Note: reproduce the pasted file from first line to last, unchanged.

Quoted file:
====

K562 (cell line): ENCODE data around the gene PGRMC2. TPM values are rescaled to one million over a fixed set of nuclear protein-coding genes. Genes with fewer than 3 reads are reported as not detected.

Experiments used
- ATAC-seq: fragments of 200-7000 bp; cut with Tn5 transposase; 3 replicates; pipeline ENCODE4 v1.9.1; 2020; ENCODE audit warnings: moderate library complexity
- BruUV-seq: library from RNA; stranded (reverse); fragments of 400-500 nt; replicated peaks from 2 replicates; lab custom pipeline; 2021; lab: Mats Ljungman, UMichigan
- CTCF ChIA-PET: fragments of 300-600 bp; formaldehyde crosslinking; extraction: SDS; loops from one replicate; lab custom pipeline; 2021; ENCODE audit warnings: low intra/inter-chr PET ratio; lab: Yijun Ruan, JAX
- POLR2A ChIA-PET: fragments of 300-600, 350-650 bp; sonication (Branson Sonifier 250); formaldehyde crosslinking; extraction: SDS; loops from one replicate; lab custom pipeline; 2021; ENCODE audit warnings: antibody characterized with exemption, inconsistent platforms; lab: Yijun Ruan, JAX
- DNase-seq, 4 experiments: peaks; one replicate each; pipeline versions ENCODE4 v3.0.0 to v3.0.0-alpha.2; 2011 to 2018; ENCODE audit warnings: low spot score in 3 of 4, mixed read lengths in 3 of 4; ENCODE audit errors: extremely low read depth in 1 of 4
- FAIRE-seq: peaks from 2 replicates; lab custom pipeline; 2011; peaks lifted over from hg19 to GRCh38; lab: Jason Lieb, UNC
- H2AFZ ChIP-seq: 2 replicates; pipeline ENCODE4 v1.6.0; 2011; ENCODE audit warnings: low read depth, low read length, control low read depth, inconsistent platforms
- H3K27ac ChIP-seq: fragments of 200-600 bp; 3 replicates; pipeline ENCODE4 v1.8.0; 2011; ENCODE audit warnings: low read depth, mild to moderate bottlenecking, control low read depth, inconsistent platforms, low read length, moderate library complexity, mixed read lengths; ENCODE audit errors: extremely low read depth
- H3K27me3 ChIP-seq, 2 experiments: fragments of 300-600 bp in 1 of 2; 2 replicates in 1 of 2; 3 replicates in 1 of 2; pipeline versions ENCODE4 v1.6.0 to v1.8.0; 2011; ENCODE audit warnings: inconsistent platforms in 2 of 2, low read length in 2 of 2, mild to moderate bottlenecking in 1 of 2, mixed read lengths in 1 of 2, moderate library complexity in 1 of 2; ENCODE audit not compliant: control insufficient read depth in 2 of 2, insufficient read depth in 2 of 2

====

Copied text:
K562 (cell line): ENCODE data around the gene PGRMC2. TPM values are rescaled to one million over a fixed set of nuclear protein-coding genes. Genes with fewer than 3 reads are reported as not detected.

Experiments used
- ATAC-seq: fragments of 200-7000 bp; cut with Tn5 transposase; 3 replicates; pipeline ENCODE4 v1.9.1; 2020; ENCODE audit warnings: moderate library complexity
- BruUV-seq: library from RNA; stranded (reverse); fragments of 400-500 nt; replicated peaks from 2 replicates; lab custom pipeline; 2021; lab: Mats Ljungman, UMichigan
- CTCF ChIA-PET: fragments of 300-600 bp; formaldehyde crosslinking; extraction: SDS; loops from one replicate; lab custom pipeline; 2021; ENCODE audit warnings: low intra/inter-chr PET ratio; lab: Yijun Ruan, JAX
- POLR2A ChIA-PET: fragments of 300-600, 350-650 bp; sonication (Branson Sonifier 250); formaldehyde crosslinking; extraction: SDS; loops from one replicate; lab custom pipeline; 2021; ENCODE audit warnings: antibody characterized with exemption, inconsistent platforms; lab: Yijun Ruan, JAX
- DNase-seq, 4 experiments: peaks; one replicate each; pipeline versions ENCODE4 v3.0.0 to v3.0.0-alpha.2; 2011 to 2018; ENCODE audit warnings: low spot score in 3 of 4, mixed read lengths in 3 of 4; ENCODE audit errors: extremely low read depth in 1 of 4
- FAIRE-seq: peaks from 2 replicates; lab custom pipeline; 2011; peaks lifted over from hg19 to GRCh38; lab: Jason Lieb, UNC
- H2AFZ ChIP-seq: 2 replicates; pipeline ENCODE4 v1.6.0; 2011; ENCODE audit warnings: low read depth, low read length, control low read depth, inconsistent platforms
- H3K27ac ChIP-seq: fragments of 200-600 bp; 3 replicates; pipeline ENCODE4 v1.8.0; 2011; ENCODE audit warnings: low read depth, mild to moderate bottlenecking, control low read depth, inconsistent platforms, low read length, moderate library complexity, mixed read lengths; ENCODE audit errors: extremely low read depth
- H3K27me3 ChIP-seq, 2 experiments: fragments of 300-600 bp in 1 of 2; 2 replicates in 1 of 2; 3 replicates in 1 of 2; pipeline versions ENCODE4 v1.6.0 to v1.8.0; 2011; ENCODE audit warnings: inconsistent platforms in 2 of 2, low read length in 2 of 2, mild to moderate bottlenecking in 1 of 2, mixed read lengths in 1 of 2, moderate library complexity in 1 of 2; ENCODE audit not compliant: control insufficient read depth in 2 of 2, insufficient read depth in 2 of 2